My Pispective on Succession

My Pispective on Succession

(A pispective is when you write about something in 314 words)

Succession planning. Another quaint phrase from our recently deceased neo liberal era of mass-production management techniques.

Succession used to be about the right of succeeding someone by inheritance. It was about taking another person's place. But succession is also about having a regular sequence to something. And not just that, it's about something being later in time than something else.

Succession is not a straightforward idea it would seem. To succeed is about following on from something or someone. And again, it is also about prospering or being victorious. To succeed can mean to continue or endure.

So what sort of succession are we planning exactly? If you're a hero-leader, then the likelihood of a happy succession isn't high. The hero-leader concentrates power. And power, once concentrated, becomes valuable and an issue of contention and rivalry. From the enterprise point of view, this is the sort of succession we can do without.

In the creative economy, success comes from distributing power across the team and enterprise. Success comes from combining collaborative and cooperative behaviour (yes, there is a difference) across a group. It's about taking the manager out of the team.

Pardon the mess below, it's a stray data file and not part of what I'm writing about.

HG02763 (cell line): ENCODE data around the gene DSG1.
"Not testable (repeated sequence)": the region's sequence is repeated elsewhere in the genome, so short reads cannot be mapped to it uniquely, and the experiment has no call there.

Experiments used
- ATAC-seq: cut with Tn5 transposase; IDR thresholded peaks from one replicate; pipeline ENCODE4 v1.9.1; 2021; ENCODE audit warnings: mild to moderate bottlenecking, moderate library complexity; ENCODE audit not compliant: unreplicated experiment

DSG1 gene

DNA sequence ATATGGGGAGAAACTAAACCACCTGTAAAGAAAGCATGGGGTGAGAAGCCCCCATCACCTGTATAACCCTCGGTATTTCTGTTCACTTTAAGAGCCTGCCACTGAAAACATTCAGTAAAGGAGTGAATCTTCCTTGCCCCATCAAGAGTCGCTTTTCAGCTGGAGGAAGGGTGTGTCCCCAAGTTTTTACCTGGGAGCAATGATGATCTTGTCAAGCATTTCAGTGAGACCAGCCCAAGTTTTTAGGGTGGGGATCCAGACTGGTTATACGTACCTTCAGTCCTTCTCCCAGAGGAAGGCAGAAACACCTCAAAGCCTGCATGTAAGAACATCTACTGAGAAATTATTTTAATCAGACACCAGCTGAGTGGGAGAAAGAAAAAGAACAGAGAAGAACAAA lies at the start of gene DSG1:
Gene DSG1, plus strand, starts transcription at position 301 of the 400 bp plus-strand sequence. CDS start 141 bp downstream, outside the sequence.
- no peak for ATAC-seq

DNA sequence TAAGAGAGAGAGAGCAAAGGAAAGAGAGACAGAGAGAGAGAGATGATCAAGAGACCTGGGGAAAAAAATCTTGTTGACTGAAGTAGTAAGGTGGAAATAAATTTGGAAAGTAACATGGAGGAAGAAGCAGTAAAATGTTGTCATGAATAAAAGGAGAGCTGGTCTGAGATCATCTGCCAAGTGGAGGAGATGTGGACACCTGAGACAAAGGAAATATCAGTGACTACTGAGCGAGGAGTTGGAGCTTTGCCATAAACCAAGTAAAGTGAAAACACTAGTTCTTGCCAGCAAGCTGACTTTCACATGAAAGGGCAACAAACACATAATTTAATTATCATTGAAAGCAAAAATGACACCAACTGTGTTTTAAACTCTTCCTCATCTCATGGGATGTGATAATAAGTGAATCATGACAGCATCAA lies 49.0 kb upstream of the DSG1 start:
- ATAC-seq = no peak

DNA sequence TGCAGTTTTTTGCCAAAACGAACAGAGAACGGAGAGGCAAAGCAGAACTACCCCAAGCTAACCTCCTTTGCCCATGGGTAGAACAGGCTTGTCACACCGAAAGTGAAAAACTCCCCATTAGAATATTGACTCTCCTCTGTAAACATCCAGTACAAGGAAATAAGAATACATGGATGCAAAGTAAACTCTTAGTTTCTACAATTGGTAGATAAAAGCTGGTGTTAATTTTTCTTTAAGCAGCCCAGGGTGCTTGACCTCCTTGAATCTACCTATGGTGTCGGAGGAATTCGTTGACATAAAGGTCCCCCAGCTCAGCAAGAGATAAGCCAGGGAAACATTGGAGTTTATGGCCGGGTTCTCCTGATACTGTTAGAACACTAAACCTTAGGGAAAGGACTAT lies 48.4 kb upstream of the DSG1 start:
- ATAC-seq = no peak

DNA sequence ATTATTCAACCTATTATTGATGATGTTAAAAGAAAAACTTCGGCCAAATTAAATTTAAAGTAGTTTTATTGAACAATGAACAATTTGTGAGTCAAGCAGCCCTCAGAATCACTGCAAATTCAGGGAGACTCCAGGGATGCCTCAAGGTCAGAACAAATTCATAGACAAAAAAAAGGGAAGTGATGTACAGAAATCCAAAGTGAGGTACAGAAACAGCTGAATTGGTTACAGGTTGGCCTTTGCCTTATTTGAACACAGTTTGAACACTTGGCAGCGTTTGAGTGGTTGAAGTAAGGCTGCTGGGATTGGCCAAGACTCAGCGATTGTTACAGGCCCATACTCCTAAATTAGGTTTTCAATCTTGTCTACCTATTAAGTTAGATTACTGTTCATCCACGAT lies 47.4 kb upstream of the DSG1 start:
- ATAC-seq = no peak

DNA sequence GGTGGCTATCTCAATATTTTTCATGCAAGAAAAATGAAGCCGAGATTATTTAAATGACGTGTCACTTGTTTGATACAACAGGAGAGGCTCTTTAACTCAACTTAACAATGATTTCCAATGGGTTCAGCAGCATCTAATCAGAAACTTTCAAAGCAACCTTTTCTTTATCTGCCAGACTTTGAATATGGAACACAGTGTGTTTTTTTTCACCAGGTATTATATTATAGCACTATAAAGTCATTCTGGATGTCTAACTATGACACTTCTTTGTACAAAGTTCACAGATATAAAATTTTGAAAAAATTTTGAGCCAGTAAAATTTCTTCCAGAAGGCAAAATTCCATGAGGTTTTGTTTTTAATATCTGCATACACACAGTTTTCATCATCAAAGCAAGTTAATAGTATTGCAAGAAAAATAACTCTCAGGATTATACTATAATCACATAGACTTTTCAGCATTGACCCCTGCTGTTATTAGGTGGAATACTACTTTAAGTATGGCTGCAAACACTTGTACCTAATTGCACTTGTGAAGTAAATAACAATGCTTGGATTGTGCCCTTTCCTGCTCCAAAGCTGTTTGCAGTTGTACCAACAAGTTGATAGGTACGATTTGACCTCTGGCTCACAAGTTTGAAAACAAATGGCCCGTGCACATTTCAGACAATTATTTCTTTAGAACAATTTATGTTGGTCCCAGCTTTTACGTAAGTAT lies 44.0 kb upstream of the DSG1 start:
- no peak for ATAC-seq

Not because teams don't need management, because they do. All social groups need direction and organization. I don't buy the leader vs manager thing. They're two sides of the same coin.

Taking the manager out of the team is about encouraging the team to take responsibility for putting business objectives into operation. Succession is not an issue in an environment of joint and distributed responsibility.

Succession in the creative economy occurs when a team takes responsibility for bringing new people into the team. This sort of succession is regular and enduring. It looks at who is right to follow and who has earned the right to follow. This goes past a hero-leader picking the person they think most likely to honour their 'legacy'.

Image by Jay Mantri